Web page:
On Thursday, some of the homeless were allowed to return to the demolished township of Hatcliffe, on the northern outskirts of the capital, Harare, state media reported.

In May, an estimated 20,000 people had their homes destroyed in Hatcliffe. Many of them were given just 30 minutes to pack their belongings and forced at gunpoint to tear down their own houses.

Late Wednesday, Deputy Housing Minister Morris Sakabuya told Parliament some 3,100 plots have been demarcated in Hatcliffe and are being allocated to "vetted" families, the national broadcaster and the "Herald" reported.

"Only those with lease agreements were allowed back, while those with receipts showing they had paid for their stands were also given lease agreements," Sakabuya was quoted as saying.

At UN Headquarters, Tibaijuka told a news conference that many African countries face similar problems and could experience a similar eviction operation “sooner than later,” since Africa is the most rapidly urbanizing continent and its urbanization is unplanned and unsupervised.

She called for the implementation of her agency’s Habitat Agenda, which calls on the international community to address the environmental sustainability of urban centers, by improving water and sanitation and upgrading slums.

Meanwhile, the government of Zimbabwe must allow the international and humanitarian community unhindered access to assist those that have been affected, she says. Priority needs include shelter and non-food items, food and health support services.

Tibaijuka said that the presence of her entourage kindled hope in those who had been evicted and her visit could be counter-productive, if the homeless people looking to the United Nations were not aided.

Tibaijuka explained that her mandate was not to apportion blame or calculate how much the aid would cost, but to recommend ways in which the international community could offer assistance to the Zimbabwean people.

Though the government is collectively responsible for the disastrous results, Tibaijuka says, evidence suggests that “there was no collective decision-making” about the conception and implementation, enforced by the police and military, and the “few architects of the operation” should be held to account.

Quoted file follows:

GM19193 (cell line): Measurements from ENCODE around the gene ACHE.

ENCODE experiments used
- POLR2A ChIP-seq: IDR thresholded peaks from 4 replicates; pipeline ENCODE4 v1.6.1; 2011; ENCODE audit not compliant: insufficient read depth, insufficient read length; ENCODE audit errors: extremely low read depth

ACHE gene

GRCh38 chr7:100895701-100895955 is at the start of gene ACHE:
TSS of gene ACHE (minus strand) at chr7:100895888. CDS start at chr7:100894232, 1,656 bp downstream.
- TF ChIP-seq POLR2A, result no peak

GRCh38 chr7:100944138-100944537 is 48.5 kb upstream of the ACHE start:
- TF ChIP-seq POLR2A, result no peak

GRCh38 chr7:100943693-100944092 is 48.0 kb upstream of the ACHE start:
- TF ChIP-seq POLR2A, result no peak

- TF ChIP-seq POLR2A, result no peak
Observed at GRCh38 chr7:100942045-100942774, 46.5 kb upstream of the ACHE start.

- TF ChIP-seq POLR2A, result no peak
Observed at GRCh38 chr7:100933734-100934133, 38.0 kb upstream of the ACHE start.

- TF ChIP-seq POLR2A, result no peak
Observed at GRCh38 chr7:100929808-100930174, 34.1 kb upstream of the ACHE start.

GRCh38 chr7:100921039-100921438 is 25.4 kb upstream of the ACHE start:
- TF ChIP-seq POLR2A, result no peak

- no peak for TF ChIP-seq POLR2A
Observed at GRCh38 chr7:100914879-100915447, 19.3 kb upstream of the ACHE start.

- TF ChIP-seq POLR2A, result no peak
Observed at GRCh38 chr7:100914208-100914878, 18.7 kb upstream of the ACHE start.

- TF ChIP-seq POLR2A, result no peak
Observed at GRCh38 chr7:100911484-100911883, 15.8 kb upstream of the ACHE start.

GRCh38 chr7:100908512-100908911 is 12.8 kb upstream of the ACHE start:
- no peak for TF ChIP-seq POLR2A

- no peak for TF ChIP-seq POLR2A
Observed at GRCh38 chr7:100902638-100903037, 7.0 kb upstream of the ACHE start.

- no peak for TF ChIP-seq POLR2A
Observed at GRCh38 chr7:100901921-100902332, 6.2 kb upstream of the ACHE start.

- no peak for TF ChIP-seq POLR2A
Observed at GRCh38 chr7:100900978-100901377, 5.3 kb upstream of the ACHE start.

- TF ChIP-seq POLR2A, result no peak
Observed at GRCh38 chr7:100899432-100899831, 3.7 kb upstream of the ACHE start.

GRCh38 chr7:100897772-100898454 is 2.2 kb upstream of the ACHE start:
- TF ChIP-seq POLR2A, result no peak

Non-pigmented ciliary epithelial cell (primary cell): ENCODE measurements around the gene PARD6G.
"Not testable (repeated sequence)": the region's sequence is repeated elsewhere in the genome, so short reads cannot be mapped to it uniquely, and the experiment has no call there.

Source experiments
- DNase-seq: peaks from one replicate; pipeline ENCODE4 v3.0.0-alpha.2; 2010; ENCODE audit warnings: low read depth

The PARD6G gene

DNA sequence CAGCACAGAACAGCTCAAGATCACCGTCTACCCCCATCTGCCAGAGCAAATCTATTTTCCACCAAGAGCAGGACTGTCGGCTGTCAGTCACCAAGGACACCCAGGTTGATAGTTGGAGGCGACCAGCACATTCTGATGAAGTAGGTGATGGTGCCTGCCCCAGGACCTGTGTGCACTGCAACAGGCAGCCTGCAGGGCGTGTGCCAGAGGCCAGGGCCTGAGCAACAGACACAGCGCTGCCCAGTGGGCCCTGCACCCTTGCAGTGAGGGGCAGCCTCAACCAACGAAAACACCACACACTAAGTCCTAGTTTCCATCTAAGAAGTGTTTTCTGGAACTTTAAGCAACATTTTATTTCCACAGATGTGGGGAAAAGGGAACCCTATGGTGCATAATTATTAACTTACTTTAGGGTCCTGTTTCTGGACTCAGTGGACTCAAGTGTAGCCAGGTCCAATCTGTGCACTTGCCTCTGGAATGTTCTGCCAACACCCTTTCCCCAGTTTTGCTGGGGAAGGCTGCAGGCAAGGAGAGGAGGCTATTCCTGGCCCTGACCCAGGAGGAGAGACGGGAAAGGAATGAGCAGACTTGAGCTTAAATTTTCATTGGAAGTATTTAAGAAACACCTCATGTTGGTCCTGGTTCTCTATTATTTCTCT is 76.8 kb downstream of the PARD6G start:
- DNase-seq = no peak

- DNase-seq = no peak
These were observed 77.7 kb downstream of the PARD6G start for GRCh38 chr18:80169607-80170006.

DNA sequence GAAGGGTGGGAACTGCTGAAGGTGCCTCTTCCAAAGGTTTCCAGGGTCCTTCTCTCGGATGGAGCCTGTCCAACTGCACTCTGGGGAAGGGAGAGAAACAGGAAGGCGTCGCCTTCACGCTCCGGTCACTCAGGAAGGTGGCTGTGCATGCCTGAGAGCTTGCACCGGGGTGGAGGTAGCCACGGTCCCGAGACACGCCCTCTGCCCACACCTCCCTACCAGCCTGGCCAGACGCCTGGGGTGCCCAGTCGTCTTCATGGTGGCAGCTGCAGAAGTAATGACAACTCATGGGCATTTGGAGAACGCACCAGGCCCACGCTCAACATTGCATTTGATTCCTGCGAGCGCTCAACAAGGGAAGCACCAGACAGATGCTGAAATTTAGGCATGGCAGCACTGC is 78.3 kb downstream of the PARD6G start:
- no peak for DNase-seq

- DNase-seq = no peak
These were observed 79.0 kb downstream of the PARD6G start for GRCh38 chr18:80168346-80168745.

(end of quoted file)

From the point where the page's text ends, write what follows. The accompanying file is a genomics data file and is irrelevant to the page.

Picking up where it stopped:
Zimbabwe has pledged the equivalent of US$325 million to provide 1.2 million houses or building plots by 2008, but the report said economists are doubtful that the government can afford to carry out this pledge at a time when Zimbabwe is experiencing triple-digit inflation and a severe food crisis.

The corrective program, Operation Garikai, or Rebuilding and Reconstruction, is beyond the best efforts of the government of Zimbabwe, Tibaijuka says, and she appealed to the international community to mobilize immediate aid and avert further suffering.

Chidyausiku, Zimbabwe's Permanent Representative to the UN, called for the international community to partner with Zimbabwe to improve the plight of the people. "They can raise funding so that government can provide cheaper housing to needy people," he said.

Secretary-General Annan spoke today of the "duty to help those in need."

"In keeping with the recommendations of my envoy, the United Nations will urgently seek agreement with the Government of Zimbabwe to mobilize immediate humanitarian assistance on the scale that is required to avert further suffering, said Annan. "I urge the international community to respond generously to this call."

Seeking funds to repay an overdue debt to the International Monetary Fund, the government of Zimbabwe has approached numerous countries for a loan, including the governments of India and South Africa, with some success.

South Africa has signed a provisional memorandum of understanding with Zimbabwe for a R6.5 billion credit facility, the South African publication "Business Day" reported today.

Quoting unnamed Zimbabwean sources, the report said officials from the South African Reserve Bank and their Zimbabwean counterparts agreed on a draft deal last week.